The BBA has published data showing small and medium-sized business (SME) borrowing and saving, broken down by each of Britain’s 120 Postcode Areas. Using data from the main high street banks, these figures highlight for the first time the regional geography of SME borrowing and saving in Britain.
The data shows that the majority of regions are net depositors, with SMEs in London, the South East, East Midlands, the East of England, Yorkshire and Humberside, the North East, the North West and Scotland having more on deposit than they are borrowing.
It also shows that the areas that need finance most are getting more funding. In all regions outside London, the South East and the East of England bank finance to SMEs is greater as a proportion of total lending than their regional share of SME turnover. For example, the South West accounts for five percent of SME business activity in the UK but receives 11 percent of SME lending, Wales accounts for two percent of business activity and receives five percent of SME lending and the North West accounts for eight percent of business activity but receives 11 percent of SME lending.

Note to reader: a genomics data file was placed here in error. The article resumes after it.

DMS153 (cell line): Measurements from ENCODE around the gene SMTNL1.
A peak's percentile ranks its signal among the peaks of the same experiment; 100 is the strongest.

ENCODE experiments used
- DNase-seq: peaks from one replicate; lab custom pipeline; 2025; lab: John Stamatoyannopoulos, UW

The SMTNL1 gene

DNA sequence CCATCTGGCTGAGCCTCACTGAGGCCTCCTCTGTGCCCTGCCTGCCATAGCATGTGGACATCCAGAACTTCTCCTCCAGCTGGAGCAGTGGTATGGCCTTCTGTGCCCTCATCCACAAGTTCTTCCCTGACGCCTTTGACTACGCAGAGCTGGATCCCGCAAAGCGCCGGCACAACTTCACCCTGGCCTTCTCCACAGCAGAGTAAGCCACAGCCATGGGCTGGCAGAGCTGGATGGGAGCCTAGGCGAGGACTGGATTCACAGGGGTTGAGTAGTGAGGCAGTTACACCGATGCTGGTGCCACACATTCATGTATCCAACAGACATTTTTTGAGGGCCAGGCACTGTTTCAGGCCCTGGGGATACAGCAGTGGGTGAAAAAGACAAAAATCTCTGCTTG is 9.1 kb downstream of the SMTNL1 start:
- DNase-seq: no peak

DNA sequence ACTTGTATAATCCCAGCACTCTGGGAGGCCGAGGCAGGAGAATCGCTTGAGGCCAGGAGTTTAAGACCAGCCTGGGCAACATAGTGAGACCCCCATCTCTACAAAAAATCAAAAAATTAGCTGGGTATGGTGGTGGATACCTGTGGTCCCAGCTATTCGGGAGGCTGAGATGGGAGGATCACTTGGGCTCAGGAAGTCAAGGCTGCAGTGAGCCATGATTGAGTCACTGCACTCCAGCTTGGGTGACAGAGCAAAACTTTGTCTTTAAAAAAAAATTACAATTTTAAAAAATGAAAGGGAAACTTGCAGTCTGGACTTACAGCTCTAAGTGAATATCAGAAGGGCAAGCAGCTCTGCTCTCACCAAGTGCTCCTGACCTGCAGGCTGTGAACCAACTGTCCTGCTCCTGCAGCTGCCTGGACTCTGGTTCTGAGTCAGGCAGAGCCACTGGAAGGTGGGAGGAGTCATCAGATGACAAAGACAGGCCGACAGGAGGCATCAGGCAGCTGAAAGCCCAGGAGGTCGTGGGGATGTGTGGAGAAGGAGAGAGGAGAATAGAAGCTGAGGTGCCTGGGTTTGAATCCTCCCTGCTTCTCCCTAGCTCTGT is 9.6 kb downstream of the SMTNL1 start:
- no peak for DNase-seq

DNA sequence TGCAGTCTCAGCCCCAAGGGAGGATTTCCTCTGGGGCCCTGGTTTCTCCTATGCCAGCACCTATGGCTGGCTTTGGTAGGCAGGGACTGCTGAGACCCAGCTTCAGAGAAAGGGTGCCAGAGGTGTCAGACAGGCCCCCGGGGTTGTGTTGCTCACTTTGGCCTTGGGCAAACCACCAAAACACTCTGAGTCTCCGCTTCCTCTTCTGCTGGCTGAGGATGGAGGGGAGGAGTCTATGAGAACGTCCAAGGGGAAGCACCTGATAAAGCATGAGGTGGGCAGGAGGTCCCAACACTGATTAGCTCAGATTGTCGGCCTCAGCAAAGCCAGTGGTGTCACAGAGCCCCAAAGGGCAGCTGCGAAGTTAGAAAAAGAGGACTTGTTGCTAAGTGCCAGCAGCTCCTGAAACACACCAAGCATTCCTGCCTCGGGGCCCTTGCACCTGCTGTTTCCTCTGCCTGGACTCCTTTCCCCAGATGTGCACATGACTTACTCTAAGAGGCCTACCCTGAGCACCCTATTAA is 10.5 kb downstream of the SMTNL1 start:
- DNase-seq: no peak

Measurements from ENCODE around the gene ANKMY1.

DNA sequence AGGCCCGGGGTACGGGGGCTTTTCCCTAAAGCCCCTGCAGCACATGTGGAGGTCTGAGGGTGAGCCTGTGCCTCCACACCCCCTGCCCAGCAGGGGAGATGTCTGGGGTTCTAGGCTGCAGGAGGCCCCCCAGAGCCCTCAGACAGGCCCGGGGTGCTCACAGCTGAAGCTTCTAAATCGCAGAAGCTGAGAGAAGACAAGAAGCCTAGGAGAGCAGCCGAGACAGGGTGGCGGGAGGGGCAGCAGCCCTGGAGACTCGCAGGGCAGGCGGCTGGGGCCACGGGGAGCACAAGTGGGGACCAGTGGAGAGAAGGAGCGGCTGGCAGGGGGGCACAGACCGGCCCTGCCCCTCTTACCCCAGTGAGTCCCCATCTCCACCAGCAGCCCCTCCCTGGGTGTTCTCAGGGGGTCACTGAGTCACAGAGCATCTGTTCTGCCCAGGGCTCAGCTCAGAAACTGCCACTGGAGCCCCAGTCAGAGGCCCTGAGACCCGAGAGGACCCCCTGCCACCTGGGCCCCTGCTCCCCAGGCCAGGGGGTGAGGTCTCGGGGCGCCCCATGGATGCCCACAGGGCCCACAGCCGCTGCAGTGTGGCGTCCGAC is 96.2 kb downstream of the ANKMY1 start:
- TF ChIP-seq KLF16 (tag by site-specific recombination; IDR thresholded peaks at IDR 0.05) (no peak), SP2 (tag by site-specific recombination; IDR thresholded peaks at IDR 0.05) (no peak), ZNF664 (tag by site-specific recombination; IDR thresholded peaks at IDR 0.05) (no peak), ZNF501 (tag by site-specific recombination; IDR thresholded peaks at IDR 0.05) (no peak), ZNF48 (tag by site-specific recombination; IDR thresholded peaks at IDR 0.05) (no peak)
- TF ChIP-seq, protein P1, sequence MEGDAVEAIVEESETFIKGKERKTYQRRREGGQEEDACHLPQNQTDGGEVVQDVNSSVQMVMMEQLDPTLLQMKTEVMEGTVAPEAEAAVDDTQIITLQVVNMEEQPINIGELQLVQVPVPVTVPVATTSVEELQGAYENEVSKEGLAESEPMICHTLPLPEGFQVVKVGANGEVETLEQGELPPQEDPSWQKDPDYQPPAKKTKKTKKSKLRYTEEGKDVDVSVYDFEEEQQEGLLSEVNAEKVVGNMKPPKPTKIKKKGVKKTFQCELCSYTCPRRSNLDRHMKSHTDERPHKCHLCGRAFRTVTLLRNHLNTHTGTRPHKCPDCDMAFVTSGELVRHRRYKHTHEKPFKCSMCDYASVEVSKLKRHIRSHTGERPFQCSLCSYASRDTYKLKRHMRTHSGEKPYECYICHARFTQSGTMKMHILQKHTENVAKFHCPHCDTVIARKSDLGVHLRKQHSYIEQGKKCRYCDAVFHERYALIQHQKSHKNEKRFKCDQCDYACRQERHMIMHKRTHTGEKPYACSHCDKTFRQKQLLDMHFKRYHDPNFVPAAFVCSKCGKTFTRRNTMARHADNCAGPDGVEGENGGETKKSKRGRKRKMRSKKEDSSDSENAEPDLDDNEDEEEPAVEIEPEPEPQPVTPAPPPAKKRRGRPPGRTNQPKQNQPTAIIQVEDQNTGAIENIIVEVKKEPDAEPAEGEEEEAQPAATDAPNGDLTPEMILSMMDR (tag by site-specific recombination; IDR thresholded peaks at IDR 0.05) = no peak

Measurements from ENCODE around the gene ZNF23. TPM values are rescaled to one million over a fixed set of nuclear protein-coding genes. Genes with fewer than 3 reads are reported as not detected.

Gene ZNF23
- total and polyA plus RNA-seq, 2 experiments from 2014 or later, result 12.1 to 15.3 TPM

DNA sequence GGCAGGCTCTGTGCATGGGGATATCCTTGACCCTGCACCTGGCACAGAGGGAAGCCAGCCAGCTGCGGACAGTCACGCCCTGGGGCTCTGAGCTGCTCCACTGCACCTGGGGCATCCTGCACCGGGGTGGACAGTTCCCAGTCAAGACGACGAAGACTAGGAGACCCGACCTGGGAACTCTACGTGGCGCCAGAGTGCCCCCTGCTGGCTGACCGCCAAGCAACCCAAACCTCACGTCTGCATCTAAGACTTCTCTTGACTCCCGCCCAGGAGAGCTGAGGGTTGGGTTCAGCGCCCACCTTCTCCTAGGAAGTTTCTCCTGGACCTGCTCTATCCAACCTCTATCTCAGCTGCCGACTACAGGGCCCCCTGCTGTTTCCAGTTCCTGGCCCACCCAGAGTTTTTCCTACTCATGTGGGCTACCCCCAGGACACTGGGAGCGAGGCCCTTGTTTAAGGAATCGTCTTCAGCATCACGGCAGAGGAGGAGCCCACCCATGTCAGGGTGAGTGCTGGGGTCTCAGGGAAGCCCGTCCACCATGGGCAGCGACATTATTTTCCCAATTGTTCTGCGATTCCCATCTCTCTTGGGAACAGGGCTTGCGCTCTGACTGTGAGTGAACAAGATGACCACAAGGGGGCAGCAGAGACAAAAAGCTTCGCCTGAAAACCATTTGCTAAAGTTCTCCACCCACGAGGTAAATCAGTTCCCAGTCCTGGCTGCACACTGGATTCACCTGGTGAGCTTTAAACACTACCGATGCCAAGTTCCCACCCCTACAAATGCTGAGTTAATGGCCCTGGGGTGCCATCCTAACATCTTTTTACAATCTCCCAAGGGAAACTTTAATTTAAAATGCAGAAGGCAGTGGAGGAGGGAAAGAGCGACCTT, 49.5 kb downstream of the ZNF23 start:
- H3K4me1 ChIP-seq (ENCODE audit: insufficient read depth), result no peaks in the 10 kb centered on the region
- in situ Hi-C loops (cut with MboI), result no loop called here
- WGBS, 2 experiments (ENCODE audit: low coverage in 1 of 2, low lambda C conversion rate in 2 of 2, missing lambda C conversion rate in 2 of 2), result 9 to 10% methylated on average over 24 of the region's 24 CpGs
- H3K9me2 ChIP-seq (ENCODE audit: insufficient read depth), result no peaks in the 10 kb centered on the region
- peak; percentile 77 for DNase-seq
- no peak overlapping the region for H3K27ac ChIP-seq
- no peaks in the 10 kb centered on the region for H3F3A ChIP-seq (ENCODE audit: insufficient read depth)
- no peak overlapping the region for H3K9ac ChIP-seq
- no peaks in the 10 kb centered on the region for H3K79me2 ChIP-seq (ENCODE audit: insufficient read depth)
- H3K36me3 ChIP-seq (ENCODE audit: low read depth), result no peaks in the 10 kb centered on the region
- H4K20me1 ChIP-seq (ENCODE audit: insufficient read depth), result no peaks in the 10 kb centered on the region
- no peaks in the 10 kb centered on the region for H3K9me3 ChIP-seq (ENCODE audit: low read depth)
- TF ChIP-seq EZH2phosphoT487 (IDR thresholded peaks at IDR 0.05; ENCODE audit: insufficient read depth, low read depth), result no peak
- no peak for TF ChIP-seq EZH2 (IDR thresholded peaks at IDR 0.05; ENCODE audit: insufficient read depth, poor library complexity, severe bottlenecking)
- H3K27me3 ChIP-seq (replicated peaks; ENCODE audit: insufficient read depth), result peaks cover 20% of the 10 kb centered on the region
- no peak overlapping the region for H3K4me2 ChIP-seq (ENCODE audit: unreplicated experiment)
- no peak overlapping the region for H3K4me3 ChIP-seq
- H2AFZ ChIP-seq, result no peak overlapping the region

The UK’s main banks through the Business Finance Taskforce wanted to broaden the statistics on lending available with particular focus on publishing national and regional data on the provision of bank support to SMEs.
The publication of regional data will provide greater transparency, helping the Government and businesses to understand the borrowing landscape for SMEs across the UK, thus contributing to better evidence-based policy making.
BBA Chief Executive Anthony Browne says we know that in these difficult economic times many businesses are building up large cash reserves and paying down debts rather than take on more borrowing: “That is why the majority of regions are net depositors saving more money than they are borrowing.
“The UK’s banks are working hard to restore business confidence through initiatives such as building a UK-wide network of business mentors, offering an independently-monitored appeals process for businesses whose borrowing applications have been declined, and working with alternative finance providers to provide access to different products.”